45 Words, 5 Freedoms, 1st Amendment: Add your voice

45 Words, 5 Freedoms, 1st Amendment: Add your voice

Edward Fitzpatrick, RWU director of media and public relations, New England First Amendment Coalition board member and former Providence Journal columnist: Absolutely! The 45 words in the First Amendment guarantee five freedoms: freedom of religion, freedom of speech, freedom of the press, freedom to assemble and freedom to petition the government. But those constitutional guarantees are paper thin if not defended and championed by each generation. In his book “Freedom for the Thought We Hate,” Pulitzer Prize winner Anthony Lewis noted…

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Students could teach president-elect lesson in media law

Students could teach president-elect lesson in media law

Paola Prado, RWU associate professor of journalism and adviser to university’s chapter of the Society of Professional Journalists: At the time of this writing, it’s been 130 days since the president-elect held a press conference. This break from a 103-year tradition that dates back to Woodrow Wilson leaves members of the Washington press corps to read the tea leaves of realDonaldTrump tweets in search of clues as to the mindset of the next U.S. president. In this brave new world…

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When facts and news diverge

When facts and news diverge

David A. Logan, professor of law and former dean of the RWU School of Law who has studied and written extensively about First Amendment issues: Historically, what information was considered “news” and thus worth publishing was determined by a reporter or editor. The idea was that this provided a screen that would judge not just accuracy but also relevance and context. And indeed, many journalists worked hard to be unbiased in making these determinations, striving toward some version of the…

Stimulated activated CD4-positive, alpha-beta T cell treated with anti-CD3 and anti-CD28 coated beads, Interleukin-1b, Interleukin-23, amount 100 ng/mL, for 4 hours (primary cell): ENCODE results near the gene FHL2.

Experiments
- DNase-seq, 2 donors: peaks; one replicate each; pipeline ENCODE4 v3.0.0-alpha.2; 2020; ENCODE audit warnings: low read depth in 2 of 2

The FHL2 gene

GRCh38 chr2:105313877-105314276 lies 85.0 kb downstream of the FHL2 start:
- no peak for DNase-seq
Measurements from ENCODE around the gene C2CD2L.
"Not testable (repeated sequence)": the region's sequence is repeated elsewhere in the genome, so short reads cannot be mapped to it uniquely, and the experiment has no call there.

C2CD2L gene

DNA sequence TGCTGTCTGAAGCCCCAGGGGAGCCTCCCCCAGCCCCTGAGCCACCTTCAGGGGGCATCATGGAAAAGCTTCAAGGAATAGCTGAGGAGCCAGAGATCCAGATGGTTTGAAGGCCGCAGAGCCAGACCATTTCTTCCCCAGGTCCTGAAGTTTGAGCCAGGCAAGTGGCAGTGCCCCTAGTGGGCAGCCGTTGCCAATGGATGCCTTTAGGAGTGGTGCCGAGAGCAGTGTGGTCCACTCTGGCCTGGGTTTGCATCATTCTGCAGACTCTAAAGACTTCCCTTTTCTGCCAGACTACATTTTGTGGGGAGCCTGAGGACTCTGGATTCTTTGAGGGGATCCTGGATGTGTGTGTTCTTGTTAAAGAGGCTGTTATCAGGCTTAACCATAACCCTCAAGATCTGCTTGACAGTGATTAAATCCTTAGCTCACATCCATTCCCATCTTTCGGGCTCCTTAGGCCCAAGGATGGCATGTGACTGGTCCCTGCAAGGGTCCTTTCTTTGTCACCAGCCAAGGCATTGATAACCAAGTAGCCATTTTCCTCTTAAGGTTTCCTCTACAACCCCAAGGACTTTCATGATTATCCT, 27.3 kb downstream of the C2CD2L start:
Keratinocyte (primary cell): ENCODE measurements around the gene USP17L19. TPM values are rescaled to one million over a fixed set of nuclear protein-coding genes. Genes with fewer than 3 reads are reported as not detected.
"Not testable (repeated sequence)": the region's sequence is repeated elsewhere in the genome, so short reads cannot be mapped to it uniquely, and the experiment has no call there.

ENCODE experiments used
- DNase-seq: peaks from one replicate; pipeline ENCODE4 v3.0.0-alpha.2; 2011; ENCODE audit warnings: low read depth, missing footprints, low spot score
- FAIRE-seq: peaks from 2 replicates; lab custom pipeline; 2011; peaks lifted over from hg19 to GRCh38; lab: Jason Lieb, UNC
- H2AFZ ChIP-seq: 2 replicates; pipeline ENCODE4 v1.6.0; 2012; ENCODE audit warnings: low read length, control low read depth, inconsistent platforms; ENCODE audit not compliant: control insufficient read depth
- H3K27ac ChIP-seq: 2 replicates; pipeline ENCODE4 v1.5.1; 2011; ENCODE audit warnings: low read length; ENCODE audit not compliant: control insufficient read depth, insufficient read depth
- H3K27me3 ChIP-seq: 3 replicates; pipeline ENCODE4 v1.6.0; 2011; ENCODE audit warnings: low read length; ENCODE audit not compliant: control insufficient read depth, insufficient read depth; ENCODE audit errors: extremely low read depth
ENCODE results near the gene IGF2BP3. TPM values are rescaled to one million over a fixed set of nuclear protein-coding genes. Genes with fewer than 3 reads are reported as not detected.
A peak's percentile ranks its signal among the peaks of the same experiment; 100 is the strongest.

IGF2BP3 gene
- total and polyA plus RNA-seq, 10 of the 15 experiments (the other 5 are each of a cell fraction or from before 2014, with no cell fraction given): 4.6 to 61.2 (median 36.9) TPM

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What Trump missed on First Amendment and flag burning

What Trump missed on First Amendment and flag burning

Michael J. Yelnosky, professor of law and dean of the RWU School of Law, spoke with Gene Valicenti on the WPRO radio station on Nov. 30 about the 1989 U.S. Supreme Court ruling, in the case of Texas v. Johnson, which held that flag burning was a form of “symbolic speech” protected by the First Amendment. The issue flared to life on Nov. 29 with an early-morning tweet from President-elect Donald J. Trump, who wrote that, “Nobody should be allowed to…

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